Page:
Having your manuscript edited is like having your home staged for a huge party — like, say, a book launch! (See what I did there?)
Sometimes all you need is a light dusting and a couple of strategically placed bouquets of flowers, and you’re good to go.
Other times, you’ll need to have the carpets steam-cleaned, wash the windows, excavate the dust bunnies and old cheese puffs from under the fridge, and maybe slap on a new coat of paint.
Below is a quick guide to the main types of editing, from most intensive (carpets, windows, etc.) to least onerous (gerbera daisies and a once-over with the Swiffer).
My definitions align with the ones on the website of Editors Canada, of which I’m a member, if you want more in-depth information.
One important thing: I don’t expect you, the client, to know exactly what type of editing you need. It’s absolutely fine to get in touch with me and simply ask for an edit. (Most people do exactly that!)
I’ll ask you for a short sample of your writing. I’ll look it over, do a short sample edit using Track Changes, and then send that back to you along with my assessment of what kind of work your manuscript probably needs.
Why do I do this?
1. You’ll get to see what an actual edit will look like — the kinds of changes I might make or suggest, along with the general tone of my comments and queries.
2. I’ll get to see what kind of shape your writing is in, which helps me estimate what kind of edit you probably need, how much time it will take me, and what that work will cost.
So, from heaviest to lightest, here’s a very quick summary of the various levels of editing.
This is kind of what it sounds like: examining the structure of your manuscript with an eye to organization and content.
For a piece of fiction, I’ll eyeball the plot, setting, characters, and so forth, and make sure that your story flows from “It was a dark and stormy night” to “The End” as smoothly as possible.
For non-fiction, this means making sure your thesis/argument is sound and that your points move logically to your conclusion.
Other terms for structural editing are manuscript editing, substantive editing, content editing, and developmental editing.
Stylistic Editing (aka Line Editing)
Here, I work with you to help clarify meaning, make sure your words flow naturally, and polish up your text to ensure that you’ve said what you intended to say in a way that resonates for you.
For example, I’ll root out repetition and redundancies, clumsy wording, overuse of the passive voice, run-on sentences, and “wordiness.”
I’ll also keep an eye on mood, tone, and style (especially important in fiction), adjust paragraph and sentence length to help make your text easier on readers’ eyes and attention spans, and double-check for age-appropriate language and anachronisms.
I do fact-checking as needed (where exactly does that highway in northern Libya go?), make sure spellings are consistent (is it Susie or Suzy?), and even suggest changing up chapter titles and headings to make them catchier, funnier, or more dramatic.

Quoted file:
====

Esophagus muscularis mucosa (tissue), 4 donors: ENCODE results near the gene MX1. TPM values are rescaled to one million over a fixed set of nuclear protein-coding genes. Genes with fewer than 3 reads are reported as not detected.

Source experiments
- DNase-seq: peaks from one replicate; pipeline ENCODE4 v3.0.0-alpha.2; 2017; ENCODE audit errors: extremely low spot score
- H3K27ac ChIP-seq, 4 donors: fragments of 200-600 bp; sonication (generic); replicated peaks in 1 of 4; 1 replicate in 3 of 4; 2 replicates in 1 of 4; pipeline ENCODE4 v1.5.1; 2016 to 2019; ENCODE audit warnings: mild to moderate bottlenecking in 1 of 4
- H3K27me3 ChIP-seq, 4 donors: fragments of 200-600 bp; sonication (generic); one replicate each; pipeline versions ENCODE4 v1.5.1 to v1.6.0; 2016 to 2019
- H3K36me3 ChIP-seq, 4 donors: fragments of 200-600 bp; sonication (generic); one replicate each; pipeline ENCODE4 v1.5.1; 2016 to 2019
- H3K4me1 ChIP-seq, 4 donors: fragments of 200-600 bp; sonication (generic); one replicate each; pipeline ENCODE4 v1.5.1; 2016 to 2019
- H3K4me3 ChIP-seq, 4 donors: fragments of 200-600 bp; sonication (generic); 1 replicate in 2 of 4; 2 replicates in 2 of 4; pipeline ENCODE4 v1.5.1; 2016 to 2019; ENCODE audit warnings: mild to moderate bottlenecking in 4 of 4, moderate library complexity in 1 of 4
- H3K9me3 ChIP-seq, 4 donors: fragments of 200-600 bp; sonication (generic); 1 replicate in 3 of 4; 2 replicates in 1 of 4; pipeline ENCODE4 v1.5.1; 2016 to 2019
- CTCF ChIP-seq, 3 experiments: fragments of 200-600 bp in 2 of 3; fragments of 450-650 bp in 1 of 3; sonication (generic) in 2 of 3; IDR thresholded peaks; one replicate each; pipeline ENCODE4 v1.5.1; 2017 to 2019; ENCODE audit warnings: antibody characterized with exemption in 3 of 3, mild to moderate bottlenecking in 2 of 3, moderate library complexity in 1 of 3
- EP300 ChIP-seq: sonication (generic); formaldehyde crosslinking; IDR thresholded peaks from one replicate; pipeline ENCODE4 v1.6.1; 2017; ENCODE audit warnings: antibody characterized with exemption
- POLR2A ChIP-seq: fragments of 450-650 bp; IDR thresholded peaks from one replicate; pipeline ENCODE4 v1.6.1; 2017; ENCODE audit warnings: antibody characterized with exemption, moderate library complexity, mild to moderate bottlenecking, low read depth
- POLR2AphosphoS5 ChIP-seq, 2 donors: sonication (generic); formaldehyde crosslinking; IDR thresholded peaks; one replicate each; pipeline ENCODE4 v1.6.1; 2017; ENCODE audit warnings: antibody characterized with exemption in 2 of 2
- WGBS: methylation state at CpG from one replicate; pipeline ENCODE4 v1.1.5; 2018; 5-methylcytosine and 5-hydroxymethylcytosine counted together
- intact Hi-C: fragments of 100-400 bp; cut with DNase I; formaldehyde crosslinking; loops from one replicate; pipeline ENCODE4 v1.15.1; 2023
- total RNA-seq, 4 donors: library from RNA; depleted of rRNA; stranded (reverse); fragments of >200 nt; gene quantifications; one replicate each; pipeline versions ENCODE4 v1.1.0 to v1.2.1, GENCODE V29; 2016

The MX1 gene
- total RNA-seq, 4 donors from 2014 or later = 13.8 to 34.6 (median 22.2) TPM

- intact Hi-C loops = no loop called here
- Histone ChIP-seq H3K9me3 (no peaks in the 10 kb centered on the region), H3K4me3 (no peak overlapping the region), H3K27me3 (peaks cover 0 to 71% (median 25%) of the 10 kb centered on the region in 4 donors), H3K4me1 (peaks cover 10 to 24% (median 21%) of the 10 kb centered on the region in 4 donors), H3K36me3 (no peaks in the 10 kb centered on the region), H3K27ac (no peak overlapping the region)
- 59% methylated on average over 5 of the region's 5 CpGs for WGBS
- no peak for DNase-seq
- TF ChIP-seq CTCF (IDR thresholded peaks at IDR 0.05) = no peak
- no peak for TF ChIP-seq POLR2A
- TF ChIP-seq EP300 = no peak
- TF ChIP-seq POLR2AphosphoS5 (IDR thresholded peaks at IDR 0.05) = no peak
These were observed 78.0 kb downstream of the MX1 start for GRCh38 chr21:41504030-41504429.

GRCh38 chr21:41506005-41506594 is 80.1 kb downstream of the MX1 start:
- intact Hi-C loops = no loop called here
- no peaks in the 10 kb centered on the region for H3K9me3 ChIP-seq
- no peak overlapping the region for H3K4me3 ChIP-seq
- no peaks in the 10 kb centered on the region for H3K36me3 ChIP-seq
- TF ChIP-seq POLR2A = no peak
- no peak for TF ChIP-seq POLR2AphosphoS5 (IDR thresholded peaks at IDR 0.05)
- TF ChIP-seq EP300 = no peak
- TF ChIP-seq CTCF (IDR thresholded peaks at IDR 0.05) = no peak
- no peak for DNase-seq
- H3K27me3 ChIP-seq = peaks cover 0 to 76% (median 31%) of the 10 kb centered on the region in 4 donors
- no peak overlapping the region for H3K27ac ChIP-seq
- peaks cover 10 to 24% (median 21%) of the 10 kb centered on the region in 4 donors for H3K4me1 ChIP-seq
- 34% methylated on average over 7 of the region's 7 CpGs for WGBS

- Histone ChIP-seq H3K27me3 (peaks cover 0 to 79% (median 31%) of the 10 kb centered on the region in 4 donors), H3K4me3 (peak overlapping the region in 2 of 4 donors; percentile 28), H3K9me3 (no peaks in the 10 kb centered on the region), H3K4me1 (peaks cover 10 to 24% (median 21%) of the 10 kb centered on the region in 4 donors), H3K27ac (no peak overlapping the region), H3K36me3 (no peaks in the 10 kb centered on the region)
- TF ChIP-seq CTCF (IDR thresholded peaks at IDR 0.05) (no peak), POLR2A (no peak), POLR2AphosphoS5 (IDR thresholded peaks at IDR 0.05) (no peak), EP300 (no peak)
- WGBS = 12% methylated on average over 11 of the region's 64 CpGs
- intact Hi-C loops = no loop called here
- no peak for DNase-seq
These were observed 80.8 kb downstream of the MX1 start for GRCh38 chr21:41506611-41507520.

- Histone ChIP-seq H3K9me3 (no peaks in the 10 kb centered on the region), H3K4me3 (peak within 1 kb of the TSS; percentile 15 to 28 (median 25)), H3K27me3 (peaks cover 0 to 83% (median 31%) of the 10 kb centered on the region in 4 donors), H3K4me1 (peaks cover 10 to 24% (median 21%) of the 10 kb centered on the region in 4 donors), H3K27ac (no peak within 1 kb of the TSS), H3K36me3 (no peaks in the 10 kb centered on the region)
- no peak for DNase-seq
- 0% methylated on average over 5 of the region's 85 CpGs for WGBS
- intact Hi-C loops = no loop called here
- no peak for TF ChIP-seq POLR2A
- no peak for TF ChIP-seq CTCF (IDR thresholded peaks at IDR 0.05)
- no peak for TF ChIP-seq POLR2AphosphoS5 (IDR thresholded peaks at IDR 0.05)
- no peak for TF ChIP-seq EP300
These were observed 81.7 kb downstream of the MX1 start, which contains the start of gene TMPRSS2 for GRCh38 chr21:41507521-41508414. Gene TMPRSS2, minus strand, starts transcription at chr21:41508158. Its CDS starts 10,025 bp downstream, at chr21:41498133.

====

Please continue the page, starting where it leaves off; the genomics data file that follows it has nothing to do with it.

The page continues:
I do a lot of this, for both fiction and non-fiction. Here’s what it entails:
putting the work in proper manuscript format (usually Times New Roman 12-point double-spaced) if necessary;
correcting grammar, spelling, punctuation, and capitalization, and fixing problems with syntax;
fixing pronoun problems;
standardizing notes, bibliographies, and reference lists;
making style decisions based on the Chicago Manual of Style (CMOS) regarding punctuation, source citations, whether to spell out numbers or leave them as numerals, capitalization, Latin abbreviations, foreign words, quotations, how to use academic and military titles, when to italicize words or use quotation marks, etcetera.
Basically, I focus my laser sights on the seemingly endless details that slip past even the most meticulous authors, but that publishers (and some readers!) are very fussy about.
Most of my clients agree that getting a friendly heads-up from me is vastly preferable to having a reviewer point out that your main character has three arms on page 287.
This is a more or less hands-off look at your work. I read through your manuscript from start to finish, making notes as I go. I’ll be examining all the things I look at during a structural edit, but I also assess punctuation, spelling, grammar, syntax, flow, tone, and overall style.
In the case of fiction, I examine plot structure, dialogue, characterization, handling of POV (point of view), pacing, and so forth.
For non-fiction, this process includes looking at the overall structure of the book, the coherence of your arguments, grouping of ideas, and how well you argue your points.
This is the final, “flowers-and-Febreeze” stage of manuscript checking, and it’s done after both the edit itself and your own revisions are complete.
In a proofread, I’ll check over the “big picture,” looking for lingering mistakes in spelling, punctuation, spacing, and so on.
I’ll check layout, page headings, captions for any artwork you’ve used, and hyperlinks, and essentially make sure that the book looks as good as it can before it’s published.
"My heartfelt thanks to Jen McIntyre for the conscientious and meticulous copyediting of The Charm Buyers. I deeply appreciate all her careful, painstaking, and sensitive work on my manuscript!"
—Lillian Howan, author,
The Charm Buyers